Paleo ManifestoAs for the question of cost: first of all there are enormous costs to being obese, or diabetic, or being sick frequently, or not being able to enjoy the last 15 or 20 years of your life because your knee doesn’t work and you have other aches and pains.  So, you’ve got to take that into account.  The other thing is that with any comprehensive approach to food, just as in politics, it becomes a status competition to be who can be the most pure.  Right?  “I am more paleo than thou”. And it happens in the vegan community. Once a lot of vegetarians started eating fish well then the true believers needed a new word, so they’d all be softies.

Domenech: Like The Simpsons’ episode where the guy says, “I don’t eat anything that casts a shadow.”

Durant: Exactly! Yes, that seems to happen in any group.  You get your purists and there are folks saying out there how if every meal isn’t grass fed beef, then you’re going to get kidney stones. You know, silliness like that.

So, what I recommend is: eat on a budget. When I have a little bit of extra money to spend on food, I spend it on higher quality animal products.  I think the health differences and the ethical differences are more important with animal foods than it is with romaine lettuce. For a lot of vegetables I don’t buy organic and I focus a little bit extra on animal foods.  I have a freezer chest that cost about about $150.  It works beautifully and it allows me to buy meat in bulk, or when I went hunting and shot a deer I could fit it in there.  If I do a cow share, or a pig share, those are all ways to economize and get really healthy food.  And really, if you are a regular hunter or you have easy access to hunting, that can be an extremely economical way to get some of the healthiest food out there. Venison is fantastic.  You can get a lot of it just with a couple of shots.  So, I encourage people to hunt, to fish.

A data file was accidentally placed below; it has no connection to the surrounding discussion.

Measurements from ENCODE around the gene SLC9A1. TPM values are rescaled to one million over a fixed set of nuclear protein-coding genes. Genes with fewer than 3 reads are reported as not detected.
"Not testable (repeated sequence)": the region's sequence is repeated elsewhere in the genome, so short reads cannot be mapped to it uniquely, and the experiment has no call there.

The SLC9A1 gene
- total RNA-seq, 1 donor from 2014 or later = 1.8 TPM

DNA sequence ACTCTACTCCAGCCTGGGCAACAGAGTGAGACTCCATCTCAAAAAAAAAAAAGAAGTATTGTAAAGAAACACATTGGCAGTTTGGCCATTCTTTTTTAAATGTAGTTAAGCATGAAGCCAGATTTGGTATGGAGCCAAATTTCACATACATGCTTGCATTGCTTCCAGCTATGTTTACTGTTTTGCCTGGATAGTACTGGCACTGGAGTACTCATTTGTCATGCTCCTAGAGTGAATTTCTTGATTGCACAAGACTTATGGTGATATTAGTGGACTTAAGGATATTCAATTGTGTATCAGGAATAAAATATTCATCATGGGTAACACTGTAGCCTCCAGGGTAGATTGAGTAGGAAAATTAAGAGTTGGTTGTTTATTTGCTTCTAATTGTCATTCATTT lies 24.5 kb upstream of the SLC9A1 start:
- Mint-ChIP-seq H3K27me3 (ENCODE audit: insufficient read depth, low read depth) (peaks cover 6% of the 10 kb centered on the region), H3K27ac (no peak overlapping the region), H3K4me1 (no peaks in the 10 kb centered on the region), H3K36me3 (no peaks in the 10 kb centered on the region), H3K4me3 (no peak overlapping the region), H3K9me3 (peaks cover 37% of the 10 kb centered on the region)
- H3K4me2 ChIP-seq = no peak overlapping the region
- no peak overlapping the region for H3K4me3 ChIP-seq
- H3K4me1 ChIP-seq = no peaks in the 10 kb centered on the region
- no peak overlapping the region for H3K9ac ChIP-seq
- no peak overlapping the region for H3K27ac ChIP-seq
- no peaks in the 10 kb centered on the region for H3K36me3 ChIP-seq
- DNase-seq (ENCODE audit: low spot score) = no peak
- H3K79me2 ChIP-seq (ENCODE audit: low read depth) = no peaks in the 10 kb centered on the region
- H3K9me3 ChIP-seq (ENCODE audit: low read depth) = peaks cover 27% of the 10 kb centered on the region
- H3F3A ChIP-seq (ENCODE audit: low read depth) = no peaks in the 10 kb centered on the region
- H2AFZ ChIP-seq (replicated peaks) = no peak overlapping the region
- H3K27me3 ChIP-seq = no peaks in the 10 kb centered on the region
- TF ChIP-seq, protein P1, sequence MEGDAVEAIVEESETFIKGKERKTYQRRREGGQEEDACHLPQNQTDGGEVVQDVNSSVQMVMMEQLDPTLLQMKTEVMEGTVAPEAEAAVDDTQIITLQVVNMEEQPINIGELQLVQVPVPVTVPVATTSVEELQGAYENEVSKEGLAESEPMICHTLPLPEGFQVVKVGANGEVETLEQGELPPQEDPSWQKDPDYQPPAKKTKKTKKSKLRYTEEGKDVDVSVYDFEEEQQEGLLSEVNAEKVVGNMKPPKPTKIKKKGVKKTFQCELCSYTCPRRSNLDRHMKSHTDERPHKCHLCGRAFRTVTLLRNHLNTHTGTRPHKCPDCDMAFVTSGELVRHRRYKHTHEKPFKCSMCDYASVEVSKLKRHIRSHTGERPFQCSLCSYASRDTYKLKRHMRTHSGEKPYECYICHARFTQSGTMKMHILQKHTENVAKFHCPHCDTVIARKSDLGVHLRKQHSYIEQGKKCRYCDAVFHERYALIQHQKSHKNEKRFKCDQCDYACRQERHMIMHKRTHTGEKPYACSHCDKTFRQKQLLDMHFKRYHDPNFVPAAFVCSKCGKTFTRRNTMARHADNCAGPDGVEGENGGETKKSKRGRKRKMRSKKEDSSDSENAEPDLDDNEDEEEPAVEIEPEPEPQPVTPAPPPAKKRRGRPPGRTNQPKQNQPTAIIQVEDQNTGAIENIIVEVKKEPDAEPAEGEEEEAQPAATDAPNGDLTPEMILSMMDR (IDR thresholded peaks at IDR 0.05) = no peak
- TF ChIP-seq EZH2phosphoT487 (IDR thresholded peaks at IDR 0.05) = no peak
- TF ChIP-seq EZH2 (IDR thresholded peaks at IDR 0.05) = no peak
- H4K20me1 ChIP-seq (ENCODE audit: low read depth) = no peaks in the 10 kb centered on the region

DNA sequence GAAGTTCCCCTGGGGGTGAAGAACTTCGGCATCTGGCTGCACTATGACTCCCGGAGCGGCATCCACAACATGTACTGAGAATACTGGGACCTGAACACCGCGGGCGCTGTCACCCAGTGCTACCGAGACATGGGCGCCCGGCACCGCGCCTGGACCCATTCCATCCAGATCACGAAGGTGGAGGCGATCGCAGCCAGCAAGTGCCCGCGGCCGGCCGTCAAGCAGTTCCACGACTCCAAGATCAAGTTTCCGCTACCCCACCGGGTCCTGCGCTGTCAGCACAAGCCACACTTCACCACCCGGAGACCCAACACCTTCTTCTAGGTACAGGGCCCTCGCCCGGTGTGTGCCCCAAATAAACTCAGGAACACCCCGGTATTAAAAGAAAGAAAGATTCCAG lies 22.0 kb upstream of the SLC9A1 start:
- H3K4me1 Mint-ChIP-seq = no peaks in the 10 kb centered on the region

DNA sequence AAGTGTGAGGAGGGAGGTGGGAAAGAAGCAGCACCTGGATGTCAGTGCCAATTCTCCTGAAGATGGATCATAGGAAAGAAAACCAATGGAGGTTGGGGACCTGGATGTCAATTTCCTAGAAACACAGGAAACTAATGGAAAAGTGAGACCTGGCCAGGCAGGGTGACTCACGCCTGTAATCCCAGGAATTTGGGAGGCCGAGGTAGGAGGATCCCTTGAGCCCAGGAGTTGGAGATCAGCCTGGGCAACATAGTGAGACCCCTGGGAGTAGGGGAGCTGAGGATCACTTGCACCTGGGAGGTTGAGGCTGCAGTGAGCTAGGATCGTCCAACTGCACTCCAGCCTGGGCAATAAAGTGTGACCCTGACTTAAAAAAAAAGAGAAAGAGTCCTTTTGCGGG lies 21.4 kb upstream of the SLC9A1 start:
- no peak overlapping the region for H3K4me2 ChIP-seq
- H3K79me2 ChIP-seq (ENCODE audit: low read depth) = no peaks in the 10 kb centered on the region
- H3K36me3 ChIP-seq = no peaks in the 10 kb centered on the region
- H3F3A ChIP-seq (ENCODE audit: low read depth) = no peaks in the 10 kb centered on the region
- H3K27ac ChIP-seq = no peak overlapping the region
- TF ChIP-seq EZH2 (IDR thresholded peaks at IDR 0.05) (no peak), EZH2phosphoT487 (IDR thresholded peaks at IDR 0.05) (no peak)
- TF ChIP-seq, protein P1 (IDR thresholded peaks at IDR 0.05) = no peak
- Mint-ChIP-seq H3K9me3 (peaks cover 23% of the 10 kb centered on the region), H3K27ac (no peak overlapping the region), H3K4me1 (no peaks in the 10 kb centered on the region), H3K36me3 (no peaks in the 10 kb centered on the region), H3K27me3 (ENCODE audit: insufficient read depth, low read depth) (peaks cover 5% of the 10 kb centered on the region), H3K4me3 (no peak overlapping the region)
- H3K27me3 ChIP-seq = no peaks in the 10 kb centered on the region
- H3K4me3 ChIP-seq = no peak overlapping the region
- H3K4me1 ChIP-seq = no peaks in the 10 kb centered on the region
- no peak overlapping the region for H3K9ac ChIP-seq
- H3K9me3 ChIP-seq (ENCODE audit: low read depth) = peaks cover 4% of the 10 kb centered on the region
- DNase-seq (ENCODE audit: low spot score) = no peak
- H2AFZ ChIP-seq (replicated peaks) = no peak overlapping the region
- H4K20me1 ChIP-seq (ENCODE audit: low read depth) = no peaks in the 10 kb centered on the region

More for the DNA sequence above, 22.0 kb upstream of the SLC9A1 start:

Domenech: There was a recent piece by Matthew Scully in National Review where made the moral case for vegetarianism and vegan approaches. Why do you think that it may not be right to say that his view represents a more ethical approach given where we are in the food chain? Why is that view misguided?

Durant: Nature isn’t a Disney movie.  It’s not Bambi.  And a skilled human hunter is the least painful way for a deer to die.  Period.  Consider the alternatives for deer. If there is overpopulation then lots of little Bambi’s starve to death slowly over a period of weeks out in the woods.  They die of disease, or being torn apart by wild animal, or they slowly bleed to death on the side of the road after being hit by a car. Again: a skilled human hunter is hands down the least painful way for a deer to die.

I think that vegans and vegetarians did offer something true, and it took me a while to agree with them on this because I wasn’t really open to the idea.  I think we can do better than the factory farm system and how we treat animals.  For me it’s not really motivated by empathy. It’s like I say in my book: if you put a wounded animal right in front of me I’d feel its pain.  But look, I eat meat, and I love plenty of it, and I don’t lose a single minute of sleep over it at night.  That’s just how I tick.  For me it’s more of an issue of honor.  You know, in battle it’s a respected adversary merits a quick and painless death. We are eating them for sustenance, so I think the least that we can give them is a quick and painless death. And you know, there are a lot of people who have been working with the factory farm system to increasingly make sure that happens.  But you know, a decent life and a swift death was and is good for a human, right? I hope to have a decent life and swift death!